So the ball is back in Chris Smith’s court – if not yet over the line. The emotional issue of sport’s “Crown Jewels”, the listed sports events, is a googly of Shane Warne-like proportions for the Culture, Media & Sport Secretary.
Mr Smith – to mix the sporting metaphors – had kicked the ball elegantly into touch, passing it to a working group, including Jack Charlton, Steve Cram and Michael Parkinson, under the chairmanship of commercial radio’s first lord, Jimmy Gordon. Now they’ve passed it back, with a vicious top-spin.
The committee’s report recommends letting BSkyB and other pay channels bid for live coverage of England test matches and many football World Cup games, which at present are effectively preserved for terrestrial TV. Predictably, this has not pleased the “great undished”, or the BBC.
But the report also recommends giving greater protection to some events, by adding the finals of the European Football Championships and home nation World Cup matches to the Crown Jewels. And, by suggesting there should be a “B” list, it has tried to ensure that several other events which can already be sold to cable and satellite – like the Ryder Cup, Five Nations rugby and most Wimbledon matches – must also be made available in some form on terrestrial TV and radio.
The report is, in fact, a thoughtful document, which attempts not merely to reconcile the conflicting views of most sports fans (who want free TV sport) and sports authorities (which want a free TV sport market), but also those non-sports fans who don’t want their free-to-air channels clogged up with hour upon hour of cricket, tennis and football.
This last constituency is often overlooked in the debate, and never more obviously so than in an entertaining phone-in on Radio 5 Live last year. The studio guests were a sports writer and a former player, who naturally had strong feelings on the issue. When, after almost an hour, a self-confessed non-sports fan was let onto the air, one guest said he couldn’t understand why he was calling – this wasn’t an issue for him.
Yet as we move into the multichannel digital age, this is an issue that affects everybody. For years, sports fans have had to share the airwaves with non-sports fans, and the broadcasters’ attempts to reconcile their conflicting demands have caused ructions in households throughout the land.
For years, the BBC and ITV happily devoted hours of airtime to the same matches, often transmitting the same pictures, determined they should both have the right to cover the FA Cup Final, or the World Cup, or the Olympics – regardless of those viewers who hated sport.
Now there’s no longer a scarcity of TV channels – in fact, quite the reverse – it is possible to serve the wishes both of sports fans and non-sports fans, provided they can afford, and are willing, to pay for that privilege.
Lord Gordon’s report should be required reading for anyone who wants to understand the way television – and its relationship with its audience – is going to change over the next ten years. For it spells out how terrestrial channels may have to change their role in the age of multichannel TV, stating: “Terrestrial TV services, with an obligation to provide a wide range of programming, cannot or should not be able to cover lengthy sporting events in full, without unacceptable disruption to normal services and consequential disappointment for viewers who don’t like the sport in question.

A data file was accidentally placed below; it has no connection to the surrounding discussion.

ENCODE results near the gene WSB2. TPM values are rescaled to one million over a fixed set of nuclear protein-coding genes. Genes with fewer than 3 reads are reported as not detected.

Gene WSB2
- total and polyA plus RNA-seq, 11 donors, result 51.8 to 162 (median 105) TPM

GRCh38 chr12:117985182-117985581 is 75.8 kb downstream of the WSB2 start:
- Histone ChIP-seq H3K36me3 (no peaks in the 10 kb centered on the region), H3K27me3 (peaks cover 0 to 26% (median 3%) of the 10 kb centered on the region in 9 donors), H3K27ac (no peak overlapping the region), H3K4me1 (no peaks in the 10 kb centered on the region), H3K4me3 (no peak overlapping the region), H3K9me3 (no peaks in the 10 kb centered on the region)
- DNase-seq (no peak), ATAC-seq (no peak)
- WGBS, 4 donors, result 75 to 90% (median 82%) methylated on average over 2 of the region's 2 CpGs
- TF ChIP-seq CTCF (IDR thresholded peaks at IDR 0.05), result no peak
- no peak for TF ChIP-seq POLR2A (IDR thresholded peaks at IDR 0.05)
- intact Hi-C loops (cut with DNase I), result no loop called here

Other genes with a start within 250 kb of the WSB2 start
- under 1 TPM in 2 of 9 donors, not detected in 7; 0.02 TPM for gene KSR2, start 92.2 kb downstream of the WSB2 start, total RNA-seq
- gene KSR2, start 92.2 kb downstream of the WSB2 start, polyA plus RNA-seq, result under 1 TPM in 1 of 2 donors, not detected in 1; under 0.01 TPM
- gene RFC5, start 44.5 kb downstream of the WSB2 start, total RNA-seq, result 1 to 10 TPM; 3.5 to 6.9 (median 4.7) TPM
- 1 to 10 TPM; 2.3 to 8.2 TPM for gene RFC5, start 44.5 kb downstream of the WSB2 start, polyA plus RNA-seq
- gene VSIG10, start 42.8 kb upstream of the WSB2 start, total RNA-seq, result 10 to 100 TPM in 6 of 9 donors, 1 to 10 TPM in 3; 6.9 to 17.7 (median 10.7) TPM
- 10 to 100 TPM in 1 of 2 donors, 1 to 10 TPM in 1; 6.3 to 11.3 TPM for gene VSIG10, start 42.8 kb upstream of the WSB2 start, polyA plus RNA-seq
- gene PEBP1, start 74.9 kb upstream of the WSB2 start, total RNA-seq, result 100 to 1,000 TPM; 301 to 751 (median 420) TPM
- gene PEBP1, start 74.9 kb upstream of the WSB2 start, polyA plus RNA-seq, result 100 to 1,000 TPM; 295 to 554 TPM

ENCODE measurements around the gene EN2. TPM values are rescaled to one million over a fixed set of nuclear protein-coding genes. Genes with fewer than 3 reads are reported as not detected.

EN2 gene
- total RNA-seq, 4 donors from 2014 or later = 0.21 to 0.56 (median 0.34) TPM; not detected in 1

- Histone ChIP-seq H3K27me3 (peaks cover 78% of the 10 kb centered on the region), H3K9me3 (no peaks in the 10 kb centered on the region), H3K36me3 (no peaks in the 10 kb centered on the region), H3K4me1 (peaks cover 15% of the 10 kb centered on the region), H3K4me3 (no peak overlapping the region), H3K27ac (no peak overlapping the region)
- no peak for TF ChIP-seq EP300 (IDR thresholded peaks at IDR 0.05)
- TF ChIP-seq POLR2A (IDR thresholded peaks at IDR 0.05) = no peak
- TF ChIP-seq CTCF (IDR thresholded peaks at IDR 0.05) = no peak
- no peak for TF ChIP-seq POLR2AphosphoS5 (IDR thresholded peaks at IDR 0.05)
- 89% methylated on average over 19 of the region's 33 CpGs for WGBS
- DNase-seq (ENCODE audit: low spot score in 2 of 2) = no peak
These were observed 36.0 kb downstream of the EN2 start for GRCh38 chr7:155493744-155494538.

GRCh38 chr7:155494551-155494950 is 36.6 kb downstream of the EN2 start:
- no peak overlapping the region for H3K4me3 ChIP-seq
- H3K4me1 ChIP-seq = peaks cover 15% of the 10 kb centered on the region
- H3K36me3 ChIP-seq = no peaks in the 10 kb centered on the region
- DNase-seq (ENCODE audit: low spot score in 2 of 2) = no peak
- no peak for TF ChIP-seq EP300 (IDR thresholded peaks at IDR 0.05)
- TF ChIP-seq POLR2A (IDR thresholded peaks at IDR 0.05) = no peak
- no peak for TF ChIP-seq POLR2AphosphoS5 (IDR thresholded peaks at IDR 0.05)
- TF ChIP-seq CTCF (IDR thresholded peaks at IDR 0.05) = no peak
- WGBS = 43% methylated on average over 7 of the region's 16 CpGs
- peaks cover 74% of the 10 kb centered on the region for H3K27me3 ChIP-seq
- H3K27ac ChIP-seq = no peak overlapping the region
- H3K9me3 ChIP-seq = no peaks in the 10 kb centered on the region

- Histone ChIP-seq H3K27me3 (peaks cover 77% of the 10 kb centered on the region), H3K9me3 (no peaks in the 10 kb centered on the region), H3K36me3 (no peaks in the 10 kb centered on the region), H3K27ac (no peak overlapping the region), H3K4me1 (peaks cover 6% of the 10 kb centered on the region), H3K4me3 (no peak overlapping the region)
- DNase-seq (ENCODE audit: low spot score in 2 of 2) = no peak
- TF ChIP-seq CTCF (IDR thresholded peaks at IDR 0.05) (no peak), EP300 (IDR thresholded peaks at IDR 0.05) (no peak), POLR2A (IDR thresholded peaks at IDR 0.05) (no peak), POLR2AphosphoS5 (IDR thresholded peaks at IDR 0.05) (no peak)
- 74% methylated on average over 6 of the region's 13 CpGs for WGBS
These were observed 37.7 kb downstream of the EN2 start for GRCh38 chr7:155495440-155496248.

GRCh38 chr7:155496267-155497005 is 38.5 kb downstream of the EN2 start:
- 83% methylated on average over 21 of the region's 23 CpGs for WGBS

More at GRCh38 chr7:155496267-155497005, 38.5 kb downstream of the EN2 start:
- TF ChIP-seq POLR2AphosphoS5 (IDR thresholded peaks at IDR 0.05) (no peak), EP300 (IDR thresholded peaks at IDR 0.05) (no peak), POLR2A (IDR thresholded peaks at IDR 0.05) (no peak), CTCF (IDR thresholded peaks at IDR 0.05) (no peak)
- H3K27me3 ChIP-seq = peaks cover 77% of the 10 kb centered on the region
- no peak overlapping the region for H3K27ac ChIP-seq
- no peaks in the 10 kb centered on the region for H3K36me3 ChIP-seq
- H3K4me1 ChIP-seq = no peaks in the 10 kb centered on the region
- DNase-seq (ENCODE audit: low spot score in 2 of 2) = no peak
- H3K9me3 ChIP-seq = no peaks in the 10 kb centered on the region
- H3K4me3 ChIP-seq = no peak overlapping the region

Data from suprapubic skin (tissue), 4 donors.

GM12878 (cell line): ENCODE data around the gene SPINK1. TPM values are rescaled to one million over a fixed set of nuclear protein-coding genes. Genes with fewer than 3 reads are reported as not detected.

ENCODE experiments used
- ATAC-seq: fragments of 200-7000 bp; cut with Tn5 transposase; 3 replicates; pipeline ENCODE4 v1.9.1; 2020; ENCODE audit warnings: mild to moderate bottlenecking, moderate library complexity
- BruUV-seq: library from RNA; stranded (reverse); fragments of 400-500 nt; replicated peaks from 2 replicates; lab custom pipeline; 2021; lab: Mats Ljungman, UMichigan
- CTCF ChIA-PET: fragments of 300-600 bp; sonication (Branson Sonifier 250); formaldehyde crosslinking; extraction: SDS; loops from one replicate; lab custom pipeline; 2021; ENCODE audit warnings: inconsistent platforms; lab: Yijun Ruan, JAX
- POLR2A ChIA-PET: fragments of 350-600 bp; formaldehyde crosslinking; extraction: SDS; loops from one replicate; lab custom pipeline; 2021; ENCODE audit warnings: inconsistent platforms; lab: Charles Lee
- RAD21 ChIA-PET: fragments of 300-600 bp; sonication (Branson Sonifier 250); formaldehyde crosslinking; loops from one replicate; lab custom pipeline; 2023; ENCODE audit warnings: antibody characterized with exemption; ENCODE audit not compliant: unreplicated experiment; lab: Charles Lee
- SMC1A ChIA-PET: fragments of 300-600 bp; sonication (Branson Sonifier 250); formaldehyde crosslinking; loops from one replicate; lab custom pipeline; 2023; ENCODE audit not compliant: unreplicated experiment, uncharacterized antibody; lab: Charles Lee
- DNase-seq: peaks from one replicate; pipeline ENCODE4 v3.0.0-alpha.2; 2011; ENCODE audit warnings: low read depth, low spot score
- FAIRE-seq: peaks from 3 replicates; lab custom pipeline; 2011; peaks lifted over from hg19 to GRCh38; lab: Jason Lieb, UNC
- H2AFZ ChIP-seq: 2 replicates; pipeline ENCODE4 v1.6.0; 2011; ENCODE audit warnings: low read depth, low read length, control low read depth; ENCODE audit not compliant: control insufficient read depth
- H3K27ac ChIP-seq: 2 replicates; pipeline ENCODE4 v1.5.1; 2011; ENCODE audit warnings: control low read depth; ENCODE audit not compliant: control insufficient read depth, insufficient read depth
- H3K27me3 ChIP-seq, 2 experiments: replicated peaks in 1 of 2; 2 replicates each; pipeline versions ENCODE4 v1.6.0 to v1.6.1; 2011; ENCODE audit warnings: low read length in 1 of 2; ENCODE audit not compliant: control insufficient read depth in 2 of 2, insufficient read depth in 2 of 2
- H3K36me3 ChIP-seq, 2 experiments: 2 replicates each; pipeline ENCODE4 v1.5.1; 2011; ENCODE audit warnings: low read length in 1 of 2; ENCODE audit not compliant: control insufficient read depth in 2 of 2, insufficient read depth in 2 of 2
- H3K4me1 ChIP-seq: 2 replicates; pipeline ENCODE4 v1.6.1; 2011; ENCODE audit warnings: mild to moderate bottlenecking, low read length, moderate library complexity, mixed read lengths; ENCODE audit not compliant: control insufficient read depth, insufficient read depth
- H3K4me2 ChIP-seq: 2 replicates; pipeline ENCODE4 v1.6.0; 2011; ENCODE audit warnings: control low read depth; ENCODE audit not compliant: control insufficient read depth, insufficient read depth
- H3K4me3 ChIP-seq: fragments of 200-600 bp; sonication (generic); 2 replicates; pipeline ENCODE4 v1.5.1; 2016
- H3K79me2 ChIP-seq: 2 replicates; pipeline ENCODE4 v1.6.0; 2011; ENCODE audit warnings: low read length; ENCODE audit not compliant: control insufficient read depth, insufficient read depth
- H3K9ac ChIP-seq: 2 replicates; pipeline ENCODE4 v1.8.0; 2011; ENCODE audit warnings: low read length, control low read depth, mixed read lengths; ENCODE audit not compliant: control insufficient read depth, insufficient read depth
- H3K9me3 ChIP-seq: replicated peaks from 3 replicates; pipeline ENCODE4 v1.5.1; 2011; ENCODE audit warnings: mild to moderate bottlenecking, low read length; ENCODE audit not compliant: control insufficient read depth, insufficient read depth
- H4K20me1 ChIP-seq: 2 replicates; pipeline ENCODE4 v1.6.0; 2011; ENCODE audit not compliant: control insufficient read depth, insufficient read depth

“The logical place for complete live coverage of events of long duration must surely be on channels specifically catering for sport and, perhaps at some point in the future, only for some individual sports. The fact that one has to pay for access to such a service should not be any more offensive to the devotee of the sport than the fact that an admission charge would be made for entry to the event itself.”
BBC executives might be galled at being told how to schedule their channels by a commercial radio boss, even one as distinguished as Lord Gordon. They are not alone.
Tim de Lisle, the editor of Wisden cricket monthly, suggested on Radio 5 Live this was a bit of a cheek. He argued that the Corporation had managed its coverage successfully up to now – thanks to having two channels – and claimed there was a huge benefit to the game, in bringing test cricket to a young audience.
The committee acknowledges that some sports events have such “national resonance” that they should remain on terrestrial TV, where their widespread enjoyment is “a force for cohesion in society”. It just doesn’t believe test match cricket is one of them, partly because the matches go on for such a long time. Instead, it suggests they should be put on the “B” list, to ensure they get some coverage on terrestrial channels.
Of course, even if Mr Smith accepts the group’s recommendation, it does not mean the tests will leave the BBC. If Sky enters the bidding, the BBC would have to offer more money – and though its pockets are not as deep as Sky’s, an increased offer might persuade the England & Wales Cricket Board to keep some, if not all, test coverage on terrestrial TV.
For sports bodies are aware that TV is not their only source of income – and event sponsors, and those which advertise on hoardings or shirts, want the widest possible exposure.
Indeed, Lord Gordon and his group draw attention to what they call the “salutory lesson” of the Scottish Open Golf Championships. Sponsored by Bell’s whisky and taking place at Gleneagles, it had grown in importance over the years. When the organiser sold the exclusive live TV rights to Sky, the sponsors withdrew at the end of their contract and the event was left without a sponsor or venue. It was played for one further year at Carnoustie and then abandoned.